Some superstitious Koreans believe that the appearance of your food contributes to the appearance of your kids. This means Korean food is not only delicious, it apparently can determine your children’s future appearance!
Let’s take a kimbap, for example. If you look at a sliced kimbap, the middle pieces are more organized and look more appealing than the ends.
According to this superstition, if a mother eats the middle pieces while pregnant, she has fortune on her side to bring her some good-looking offspring.
If the mom loves to chow down on the kimbap ends, then she’s less likely to have to worry about her children becoming celebrities. Keep this Korean superstition and other Korean table manners in mind next time you have your meal.
Don’t Give Shoes as Gifts
Aside from the fact that it’s hard to find someone’s correct size, giving shoes as gifts in South Korea is a no-no. Koreans who believe in this superstition believe that giving shoes will cause the receiver to run away.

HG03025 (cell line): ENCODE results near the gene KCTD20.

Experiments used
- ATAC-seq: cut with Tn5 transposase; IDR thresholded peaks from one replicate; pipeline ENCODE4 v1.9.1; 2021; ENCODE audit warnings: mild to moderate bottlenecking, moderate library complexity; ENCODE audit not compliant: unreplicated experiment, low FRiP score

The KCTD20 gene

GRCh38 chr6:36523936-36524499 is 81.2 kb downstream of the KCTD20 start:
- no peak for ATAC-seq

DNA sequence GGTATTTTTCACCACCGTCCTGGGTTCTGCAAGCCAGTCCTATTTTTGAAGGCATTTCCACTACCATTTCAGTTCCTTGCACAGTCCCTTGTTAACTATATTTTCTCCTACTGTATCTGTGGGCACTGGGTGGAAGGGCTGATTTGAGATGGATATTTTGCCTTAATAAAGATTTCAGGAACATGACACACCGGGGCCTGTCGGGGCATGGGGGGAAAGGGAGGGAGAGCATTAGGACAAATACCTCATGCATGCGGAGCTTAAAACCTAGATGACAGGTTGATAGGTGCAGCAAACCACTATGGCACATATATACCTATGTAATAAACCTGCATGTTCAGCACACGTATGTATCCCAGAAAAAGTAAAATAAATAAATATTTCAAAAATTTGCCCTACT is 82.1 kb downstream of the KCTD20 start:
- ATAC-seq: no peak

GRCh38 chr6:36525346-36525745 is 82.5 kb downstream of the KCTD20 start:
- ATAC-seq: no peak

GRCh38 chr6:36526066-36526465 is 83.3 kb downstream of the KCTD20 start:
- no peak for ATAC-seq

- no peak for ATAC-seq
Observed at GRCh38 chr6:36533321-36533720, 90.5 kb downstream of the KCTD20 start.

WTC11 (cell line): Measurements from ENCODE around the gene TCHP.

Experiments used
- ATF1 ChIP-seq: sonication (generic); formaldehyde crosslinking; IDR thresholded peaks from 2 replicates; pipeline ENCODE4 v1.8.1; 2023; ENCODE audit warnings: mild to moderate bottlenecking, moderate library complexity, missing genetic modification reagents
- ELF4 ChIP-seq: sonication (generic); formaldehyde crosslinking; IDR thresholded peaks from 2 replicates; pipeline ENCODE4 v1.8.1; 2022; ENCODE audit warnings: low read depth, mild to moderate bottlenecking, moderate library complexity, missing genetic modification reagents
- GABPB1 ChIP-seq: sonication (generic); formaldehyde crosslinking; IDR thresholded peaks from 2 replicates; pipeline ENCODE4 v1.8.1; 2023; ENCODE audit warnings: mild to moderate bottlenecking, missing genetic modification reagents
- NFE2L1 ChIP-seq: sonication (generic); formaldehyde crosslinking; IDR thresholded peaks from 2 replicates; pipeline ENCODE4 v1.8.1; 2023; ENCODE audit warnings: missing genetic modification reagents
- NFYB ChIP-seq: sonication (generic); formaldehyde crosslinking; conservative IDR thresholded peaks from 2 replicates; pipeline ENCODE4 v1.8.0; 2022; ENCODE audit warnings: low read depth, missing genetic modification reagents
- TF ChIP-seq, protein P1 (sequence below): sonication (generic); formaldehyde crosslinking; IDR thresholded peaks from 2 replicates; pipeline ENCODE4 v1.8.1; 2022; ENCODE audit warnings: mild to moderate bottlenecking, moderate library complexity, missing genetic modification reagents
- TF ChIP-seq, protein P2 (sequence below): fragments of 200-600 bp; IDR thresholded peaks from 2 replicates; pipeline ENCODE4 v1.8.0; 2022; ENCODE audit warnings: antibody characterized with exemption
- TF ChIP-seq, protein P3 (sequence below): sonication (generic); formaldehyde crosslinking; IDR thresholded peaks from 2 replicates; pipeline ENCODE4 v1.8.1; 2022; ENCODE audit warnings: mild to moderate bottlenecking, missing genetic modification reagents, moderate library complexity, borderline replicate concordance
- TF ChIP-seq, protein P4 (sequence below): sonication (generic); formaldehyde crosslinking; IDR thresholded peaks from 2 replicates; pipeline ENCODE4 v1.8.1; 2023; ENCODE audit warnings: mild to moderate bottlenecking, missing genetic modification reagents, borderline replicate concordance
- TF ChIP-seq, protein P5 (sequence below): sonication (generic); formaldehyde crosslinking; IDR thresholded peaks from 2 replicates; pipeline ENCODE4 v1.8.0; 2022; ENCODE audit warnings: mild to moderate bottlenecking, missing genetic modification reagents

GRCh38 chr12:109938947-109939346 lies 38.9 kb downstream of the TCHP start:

This is one Korean superstition that you may want to stick to if you care about your relationship. There are plenty of great gifts you can shop for in South Korea, so best to stay away from shoes.
Don’t Shake Your Legs
Not only does shaking your legs distract grandma at the dinner table, but it also brings bad luck your way!
In traditional Korean culture, your legs symbolize wealth and prosperity. Koreans who believe in this superstition think that if you shake your legs, you’re shaking the wealth right out of you. You can say “다리 떨면 복 나간다” (dari tteolmyeon bok naganda).